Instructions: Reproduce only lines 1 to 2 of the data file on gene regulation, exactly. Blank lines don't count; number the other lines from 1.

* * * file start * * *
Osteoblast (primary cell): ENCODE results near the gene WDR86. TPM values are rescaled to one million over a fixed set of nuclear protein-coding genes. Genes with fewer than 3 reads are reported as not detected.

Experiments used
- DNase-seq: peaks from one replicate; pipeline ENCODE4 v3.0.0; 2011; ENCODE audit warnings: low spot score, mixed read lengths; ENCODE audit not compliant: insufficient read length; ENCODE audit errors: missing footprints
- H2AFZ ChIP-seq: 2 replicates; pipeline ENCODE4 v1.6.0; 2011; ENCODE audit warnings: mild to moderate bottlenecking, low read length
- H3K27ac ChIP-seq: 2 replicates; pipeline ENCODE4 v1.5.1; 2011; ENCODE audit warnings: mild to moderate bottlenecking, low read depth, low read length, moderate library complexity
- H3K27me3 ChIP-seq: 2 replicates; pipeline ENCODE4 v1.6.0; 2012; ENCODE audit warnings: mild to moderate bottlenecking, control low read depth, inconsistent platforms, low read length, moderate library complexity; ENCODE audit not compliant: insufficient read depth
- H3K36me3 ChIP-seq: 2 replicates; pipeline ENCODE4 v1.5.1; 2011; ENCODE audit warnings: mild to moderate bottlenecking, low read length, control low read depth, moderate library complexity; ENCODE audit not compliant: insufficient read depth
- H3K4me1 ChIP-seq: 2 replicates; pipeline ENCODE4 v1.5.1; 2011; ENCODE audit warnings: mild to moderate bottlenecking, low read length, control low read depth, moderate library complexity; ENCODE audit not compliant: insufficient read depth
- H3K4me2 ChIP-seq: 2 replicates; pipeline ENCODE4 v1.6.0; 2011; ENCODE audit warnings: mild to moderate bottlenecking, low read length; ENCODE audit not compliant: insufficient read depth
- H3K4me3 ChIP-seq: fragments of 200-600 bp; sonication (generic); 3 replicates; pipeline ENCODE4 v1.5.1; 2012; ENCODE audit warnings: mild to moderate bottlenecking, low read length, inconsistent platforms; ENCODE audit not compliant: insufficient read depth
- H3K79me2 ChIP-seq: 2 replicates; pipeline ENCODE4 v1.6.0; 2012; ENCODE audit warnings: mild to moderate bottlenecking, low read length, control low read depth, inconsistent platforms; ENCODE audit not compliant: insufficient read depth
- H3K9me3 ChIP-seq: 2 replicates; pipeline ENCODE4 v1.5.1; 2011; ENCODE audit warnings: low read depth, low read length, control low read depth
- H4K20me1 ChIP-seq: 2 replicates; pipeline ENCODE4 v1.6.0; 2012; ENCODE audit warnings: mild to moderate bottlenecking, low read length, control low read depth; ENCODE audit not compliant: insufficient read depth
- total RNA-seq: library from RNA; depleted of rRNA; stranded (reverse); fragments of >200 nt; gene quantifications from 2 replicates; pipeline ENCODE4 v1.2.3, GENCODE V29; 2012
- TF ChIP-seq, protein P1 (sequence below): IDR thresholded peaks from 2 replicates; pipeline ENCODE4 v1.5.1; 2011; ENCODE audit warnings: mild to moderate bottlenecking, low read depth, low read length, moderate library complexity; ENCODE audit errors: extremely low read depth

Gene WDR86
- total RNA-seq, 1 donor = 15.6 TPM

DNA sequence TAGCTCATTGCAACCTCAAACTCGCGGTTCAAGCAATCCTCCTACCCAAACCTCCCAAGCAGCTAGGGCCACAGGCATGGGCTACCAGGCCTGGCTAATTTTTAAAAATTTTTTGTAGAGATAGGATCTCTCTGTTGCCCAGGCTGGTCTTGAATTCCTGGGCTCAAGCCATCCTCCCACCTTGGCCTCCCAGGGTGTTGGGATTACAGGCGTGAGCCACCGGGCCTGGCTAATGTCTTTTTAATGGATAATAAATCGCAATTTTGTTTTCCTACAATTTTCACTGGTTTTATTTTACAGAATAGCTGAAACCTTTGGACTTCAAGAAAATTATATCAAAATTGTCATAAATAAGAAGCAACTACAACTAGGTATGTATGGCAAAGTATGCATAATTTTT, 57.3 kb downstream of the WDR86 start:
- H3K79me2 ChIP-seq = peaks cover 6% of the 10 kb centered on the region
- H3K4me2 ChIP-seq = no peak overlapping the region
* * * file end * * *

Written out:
Osteoblast (primary cell): ENCODE results near the gene WDR86. TPM values are rescaled to one million over a fixed set of nuclear protein-coding genes. Genes with fewer than 3 reads are reported as not detected.

Experiments used